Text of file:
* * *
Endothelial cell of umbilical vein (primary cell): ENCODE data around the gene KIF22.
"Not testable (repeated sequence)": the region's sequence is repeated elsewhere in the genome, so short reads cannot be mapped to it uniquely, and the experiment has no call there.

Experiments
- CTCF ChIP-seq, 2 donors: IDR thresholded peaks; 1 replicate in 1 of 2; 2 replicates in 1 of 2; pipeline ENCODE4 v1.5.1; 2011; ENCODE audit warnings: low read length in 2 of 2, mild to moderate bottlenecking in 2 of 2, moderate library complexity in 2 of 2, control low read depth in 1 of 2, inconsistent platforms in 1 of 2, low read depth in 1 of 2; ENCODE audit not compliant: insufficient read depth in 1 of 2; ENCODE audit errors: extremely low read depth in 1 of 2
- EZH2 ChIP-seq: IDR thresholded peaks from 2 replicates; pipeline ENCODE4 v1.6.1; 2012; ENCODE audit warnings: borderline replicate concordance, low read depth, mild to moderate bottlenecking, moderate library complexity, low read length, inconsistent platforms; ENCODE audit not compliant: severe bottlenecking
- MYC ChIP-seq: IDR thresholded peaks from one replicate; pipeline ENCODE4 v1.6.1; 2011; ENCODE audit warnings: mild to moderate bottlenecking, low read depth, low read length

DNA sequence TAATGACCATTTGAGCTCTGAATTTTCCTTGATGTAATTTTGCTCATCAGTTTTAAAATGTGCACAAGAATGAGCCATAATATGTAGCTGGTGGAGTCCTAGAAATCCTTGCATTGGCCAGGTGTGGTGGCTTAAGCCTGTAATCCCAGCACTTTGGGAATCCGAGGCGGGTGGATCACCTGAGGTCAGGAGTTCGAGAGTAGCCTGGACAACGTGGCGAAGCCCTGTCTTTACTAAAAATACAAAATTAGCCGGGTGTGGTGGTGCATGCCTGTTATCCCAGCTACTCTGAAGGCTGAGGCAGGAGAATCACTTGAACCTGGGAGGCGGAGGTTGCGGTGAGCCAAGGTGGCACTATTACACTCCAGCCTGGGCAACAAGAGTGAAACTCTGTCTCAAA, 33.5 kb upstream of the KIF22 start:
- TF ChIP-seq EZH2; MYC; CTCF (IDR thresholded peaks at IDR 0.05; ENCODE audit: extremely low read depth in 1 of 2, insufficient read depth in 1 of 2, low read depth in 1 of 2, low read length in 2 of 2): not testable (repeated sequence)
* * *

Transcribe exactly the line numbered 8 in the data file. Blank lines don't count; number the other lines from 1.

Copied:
- TF ChIP-seq EZH2; MYC; CTCF (IDR thresholded peaks at IDR 0.05; ENCODE audit: extremely low read depth in 1 of 2, insufficient read depth in 1 of 2, low read depth in 1 of 2, low read length in 2 of 2): not testable (repeated sequence)